In this case he was sent to a mental hospital, a controversial decision that didn’t sit right with me. There was no question he did it. But the fact that he had killed his own wife had that same haunting feeling as the times before it that I’d learned of homicides. It’s a gaping, all-encompassing silence where there should be no silence. It is a yawing void that has no bottom.
More years went by. Like a light slowly intensifying as if on a dimmer switch, to my horror I realized that an acquaintance was in danger of death. I told others, “I know exactly how they’re going to die.” I pointed out patterns of behavior and the abhorrent Munchausen’s by proxy signs that were so obvious to me but others didn’t even seem to notice. Once the victim tried to drop hints.
I almost vomited the day I found out how they died. It was just like I said it would be. The authorities said it couldn’t be proven. The very factors and timing that made it suspicious were also the reasons that there was little physical evidence to go on and an accident was believable. All the steps a calculating criminal would take to cover their tracks existed and were to me so ridiculously logical.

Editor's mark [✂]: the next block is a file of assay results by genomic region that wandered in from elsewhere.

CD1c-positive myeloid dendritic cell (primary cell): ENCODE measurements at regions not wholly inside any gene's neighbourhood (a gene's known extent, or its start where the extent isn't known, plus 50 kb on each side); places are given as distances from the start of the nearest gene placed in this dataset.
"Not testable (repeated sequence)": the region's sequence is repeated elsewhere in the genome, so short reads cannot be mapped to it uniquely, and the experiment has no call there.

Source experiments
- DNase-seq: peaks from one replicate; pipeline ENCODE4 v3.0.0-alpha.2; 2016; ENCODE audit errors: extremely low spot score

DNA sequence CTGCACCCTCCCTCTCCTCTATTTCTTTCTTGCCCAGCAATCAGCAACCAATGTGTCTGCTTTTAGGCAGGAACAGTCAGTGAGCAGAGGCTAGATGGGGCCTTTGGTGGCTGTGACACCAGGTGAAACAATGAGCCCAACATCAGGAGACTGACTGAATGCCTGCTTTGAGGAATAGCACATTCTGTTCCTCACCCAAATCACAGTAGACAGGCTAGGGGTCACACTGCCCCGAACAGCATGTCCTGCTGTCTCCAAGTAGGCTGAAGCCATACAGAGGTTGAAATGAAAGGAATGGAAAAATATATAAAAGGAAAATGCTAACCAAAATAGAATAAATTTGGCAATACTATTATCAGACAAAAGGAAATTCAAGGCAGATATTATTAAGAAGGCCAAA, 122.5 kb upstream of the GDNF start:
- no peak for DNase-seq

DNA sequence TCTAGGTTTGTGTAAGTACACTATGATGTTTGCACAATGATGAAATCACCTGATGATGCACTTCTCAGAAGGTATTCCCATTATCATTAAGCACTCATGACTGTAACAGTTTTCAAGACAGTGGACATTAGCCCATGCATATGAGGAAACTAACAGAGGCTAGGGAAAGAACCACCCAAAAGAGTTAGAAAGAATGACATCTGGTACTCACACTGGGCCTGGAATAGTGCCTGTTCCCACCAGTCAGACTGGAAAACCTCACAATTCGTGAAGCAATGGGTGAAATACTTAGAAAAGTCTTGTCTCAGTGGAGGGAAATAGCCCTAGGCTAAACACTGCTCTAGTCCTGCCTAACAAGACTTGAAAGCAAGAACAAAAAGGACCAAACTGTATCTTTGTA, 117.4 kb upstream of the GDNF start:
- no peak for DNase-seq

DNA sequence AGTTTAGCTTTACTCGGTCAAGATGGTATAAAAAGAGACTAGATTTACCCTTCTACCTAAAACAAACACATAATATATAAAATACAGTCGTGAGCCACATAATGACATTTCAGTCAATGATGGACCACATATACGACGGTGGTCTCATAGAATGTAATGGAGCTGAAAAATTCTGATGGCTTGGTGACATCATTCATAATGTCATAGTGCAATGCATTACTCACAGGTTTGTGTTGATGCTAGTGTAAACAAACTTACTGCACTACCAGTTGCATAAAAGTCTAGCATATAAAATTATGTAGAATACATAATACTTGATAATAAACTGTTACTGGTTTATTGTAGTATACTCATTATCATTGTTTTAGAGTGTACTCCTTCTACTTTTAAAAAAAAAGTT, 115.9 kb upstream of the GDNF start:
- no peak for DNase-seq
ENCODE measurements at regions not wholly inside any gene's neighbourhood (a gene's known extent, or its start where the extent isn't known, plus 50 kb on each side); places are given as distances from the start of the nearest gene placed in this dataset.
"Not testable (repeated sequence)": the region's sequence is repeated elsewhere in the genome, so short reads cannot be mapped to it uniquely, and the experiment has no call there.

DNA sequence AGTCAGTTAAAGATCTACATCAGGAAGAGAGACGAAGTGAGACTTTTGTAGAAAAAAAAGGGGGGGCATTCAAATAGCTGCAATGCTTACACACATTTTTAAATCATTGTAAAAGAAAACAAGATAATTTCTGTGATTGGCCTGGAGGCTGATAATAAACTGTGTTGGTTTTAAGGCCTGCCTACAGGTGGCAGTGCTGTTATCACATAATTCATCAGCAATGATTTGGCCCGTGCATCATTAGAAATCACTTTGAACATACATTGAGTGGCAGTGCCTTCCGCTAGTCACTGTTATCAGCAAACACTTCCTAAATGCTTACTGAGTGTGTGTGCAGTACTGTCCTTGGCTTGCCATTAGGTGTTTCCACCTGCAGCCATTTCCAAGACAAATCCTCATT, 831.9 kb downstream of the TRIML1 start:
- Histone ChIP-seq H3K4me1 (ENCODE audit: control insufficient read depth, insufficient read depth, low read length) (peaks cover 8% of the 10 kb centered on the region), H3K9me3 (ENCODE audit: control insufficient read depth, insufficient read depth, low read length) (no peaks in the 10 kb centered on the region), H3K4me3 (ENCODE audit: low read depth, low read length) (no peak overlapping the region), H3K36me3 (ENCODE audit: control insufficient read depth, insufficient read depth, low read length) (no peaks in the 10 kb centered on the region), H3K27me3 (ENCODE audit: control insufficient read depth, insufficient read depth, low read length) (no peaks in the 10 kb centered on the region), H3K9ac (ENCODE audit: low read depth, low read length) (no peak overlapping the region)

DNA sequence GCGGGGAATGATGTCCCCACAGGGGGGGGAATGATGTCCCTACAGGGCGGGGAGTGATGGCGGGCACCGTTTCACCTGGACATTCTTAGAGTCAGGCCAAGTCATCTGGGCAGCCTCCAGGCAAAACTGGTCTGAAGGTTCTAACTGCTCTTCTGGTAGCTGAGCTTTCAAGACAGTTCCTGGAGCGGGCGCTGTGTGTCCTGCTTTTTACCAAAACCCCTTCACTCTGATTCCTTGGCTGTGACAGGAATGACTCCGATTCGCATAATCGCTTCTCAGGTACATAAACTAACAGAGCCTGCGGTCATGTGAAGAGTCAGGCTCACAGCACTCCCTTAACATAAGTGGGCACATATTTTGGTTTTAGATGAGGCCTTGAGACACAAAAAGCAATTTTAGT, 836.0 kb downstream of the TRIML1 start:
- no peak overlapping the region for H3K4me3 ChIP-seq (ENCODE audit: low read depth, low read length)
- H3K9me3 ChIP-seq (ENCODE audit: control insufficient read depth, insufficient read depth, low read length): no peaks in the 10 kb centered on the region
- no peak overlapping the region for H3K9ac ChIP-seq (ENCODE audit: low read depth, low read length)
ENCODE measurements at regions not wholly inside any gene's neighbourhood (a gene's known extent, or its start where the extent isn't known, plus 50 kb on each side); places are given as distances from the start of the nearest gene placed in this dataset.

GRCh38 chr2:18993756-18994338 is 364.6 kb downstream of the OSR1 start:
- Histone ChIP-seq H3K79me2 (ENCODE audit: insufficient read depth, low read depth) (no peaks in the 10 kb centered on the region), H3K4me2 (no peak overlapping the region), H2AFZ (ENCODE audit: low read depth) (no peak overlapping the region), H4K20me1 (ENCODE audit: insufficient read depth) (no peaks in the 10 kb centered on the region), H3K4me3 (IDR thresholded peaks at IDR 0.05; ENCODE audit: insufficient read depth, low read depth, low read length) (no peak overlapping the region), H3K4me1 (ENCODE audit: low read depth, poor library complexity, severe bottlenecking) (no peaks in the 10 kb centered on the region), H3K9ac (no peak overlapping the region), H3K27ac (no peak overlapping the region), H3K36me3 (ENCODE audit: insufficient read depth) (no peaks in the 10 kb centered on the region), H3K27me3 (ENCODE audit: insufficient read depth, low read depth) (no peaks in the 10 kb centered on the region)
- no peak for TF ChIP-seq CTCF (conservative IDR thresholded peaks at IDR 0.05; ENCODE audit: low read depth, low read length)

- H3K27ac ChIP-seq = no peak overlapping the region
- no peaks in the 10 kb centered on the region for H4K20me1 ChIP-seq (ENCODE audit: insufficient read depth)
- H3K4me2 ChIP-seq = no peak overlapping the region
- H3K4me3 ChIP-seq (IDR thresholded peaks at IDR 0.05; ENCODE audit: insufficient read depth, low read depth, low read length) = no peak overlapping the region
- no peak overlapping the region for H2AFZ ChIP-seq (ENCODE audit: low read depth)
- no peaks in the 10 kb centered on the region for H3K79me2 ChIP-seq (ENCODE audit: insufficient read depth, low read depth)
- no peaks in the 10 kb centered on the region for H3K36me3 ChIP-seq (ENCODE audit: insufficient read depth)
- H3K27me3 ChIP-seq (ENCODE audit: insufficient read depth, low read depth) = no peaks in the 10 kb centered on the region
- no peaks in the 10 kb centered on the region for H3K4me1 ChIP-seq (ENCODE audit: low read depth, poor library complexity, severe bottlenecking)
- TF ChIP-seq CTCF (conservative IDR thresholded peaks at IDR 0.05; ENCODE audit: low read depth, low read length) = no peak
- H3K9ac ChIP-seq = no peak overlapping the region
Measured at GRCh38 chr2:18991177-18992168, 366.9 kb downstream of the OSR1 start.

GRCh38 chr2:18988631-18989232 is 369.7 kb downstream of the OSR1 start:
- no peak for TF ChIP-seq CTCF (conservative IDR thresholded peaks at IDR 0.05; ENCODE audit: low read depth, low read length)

That specter slunk in again, that gripping puff of sulfur that settles into an instinctive gut feeling which silently screams, “this isn’t right.” Safety experts tell us to always trust that gut feeling even when it doesn’t make sense and can’t be rationalized. In times like this we may tune into the still, small voice telling us that things aren’t what they seem.
It is a sick, frigid, empty feeling when you know it’s murder but it can’t be proven or the person responsible for extinguishing other lives isn’t arrested and punished. Can you relate? You might risk everything you have, even your life, to expose the truth, but the needed evidence for a charge or conviction just isn’t there. It’s a horrible place to be, a faint stench of decay that never wanders far from the perimeter of your senses.